Some people call the search for limits “testing”, but there are negative connotations to this work. When a child is trying to learn the rules and procedures of the society in which she lives this is a very positive undertaking. Just like when the child attempts to decipher the adult’s communication of emotions, when the child “tests” the adult’s authority, he is actually carrying out important research.
A good example is the question “What is the meaning of the work ‘No’?” To explain this further, let’s examine a typical scenario between a parent and young child. The child has just spied a ceramic figurine on the living room table and is reaching for it. As she reaches for it, she looks expectantly at the mother, obviously for some kind of response. The mother says, “No, don’t touch it.” The child stops, lowers her hand and then reaches again, at the same time looking at her mother. This happens several times with no resolution.
During this communication, and confusion, it is apparent that the child did not fully understand the parent’s expectation nor the meaning of the work “No.” Because the parent only provide a boundary without giving an alternate behavior, the child’s response to the parent’s limit setting was inappropriate. However, if the parent had said, “No,” and then gently and calmly moved the child (ex. took the child’s hand) to a more appropriate activity (a pile of building blocks), it would have given more clarity to the adult’s communication. Here appears to be the perfect example of “Actions speak louder than words” when it comes to communicating with a young child. Again, by “showing” the child, rather than telling, the child more clearly understood what the adult expected the child to do.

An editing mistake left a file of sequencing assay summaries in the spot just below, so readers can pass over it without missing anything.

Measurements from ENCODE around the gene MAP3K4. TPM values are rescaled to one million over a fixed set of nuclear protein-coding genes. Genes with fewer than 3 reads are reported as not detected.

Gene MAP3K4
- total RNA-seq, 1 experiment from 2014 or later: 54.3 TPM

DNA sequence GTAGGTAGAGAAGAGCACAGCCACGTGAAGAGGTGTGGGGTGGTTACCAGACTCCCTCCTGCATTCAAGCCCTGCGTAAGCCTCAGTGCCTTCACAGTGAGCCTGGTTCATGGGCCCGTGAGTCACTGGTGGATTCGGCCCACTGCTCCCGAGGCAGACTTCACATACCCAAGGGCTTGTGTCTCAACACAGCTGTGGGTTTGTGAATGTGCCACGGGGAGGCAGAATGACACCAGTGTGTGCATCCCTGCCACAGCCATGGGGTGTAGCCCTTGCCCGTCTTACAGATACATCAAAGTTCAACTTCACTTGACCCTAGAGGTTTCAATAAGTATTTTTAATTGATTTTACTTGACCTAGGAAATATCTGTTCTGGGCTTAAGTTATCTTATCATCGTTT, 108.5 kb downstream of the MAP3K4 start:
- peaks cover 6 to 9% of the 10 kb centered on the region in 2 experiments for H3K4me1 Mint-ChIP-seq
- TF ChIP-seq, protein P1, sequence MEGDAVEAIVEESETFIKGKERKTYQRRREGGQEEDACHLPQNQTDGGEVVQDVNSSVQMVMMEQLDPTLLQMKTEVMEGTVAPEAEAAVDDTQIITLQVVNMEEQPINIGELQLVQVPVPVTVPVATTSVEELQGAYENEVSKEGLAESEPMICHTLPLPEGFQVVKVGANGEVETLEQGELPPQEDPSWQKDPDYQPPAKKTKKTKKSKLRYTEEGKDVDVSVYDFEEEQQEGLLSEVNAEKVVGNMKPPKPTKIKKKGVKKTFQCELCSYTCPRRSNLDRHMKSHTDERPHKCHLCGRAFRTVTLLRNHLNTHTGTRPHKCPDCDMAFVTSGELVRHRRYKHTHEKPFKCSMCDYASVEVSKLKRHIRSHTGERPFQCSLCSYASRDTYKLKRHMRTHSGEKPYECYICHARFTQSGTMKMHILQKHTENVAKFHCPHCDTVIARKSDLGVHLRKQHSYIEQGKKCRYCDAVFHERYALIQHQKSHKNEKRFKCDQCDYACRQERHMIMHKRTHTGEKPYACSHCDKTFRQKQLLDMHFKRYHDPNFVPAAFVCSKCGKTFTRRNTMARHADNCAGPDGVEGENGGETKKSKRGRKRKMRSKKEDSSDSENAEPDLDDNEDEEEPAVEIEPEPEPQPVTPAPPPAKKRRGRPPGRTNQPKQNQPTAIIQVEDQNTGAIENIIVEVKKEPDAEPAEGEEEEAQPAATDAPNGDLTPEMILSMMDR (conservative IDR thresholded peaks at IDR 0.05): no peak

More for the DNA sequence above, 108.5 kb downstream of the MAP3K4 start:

Another way to show respect for the child, and at the same time create a desired behavior, is to offer choices. For example, a mother and small child are having a verbal battle because that child won’t let the mother put on her shoe. Another typical scenario, but why is this happening? Quite simply, the normal healthy child, who is beginning to be able to function independently on many physical and mental levels is not interested in being told what to do, but very interested in being given choices. What would have been more effective would be to say to the child, “Do you want to put your shoes on yourself, or do you want me to help you put your shoes on?” To explain further, let us say that you are in a situation where certain action is necessary – such as your child has been playing for quite some time on top of the playground equipment at the park, and it is now time to go home. The least effective approach would be to say, “Get down from there right now!” This only embarrasses the child, and will most likely cause him to refuse to comply just to save face. However, if you were to say, “Do you need help getting down or can you do it by yourself?”, you will probably get a more favorable response as well as greater compliance from the child. Even in casual every day situations giving choices makes the child feel that you respect her opinion, and helps ensure a more peaceful family atmosphere.
Resource: Michael Olaf Montessori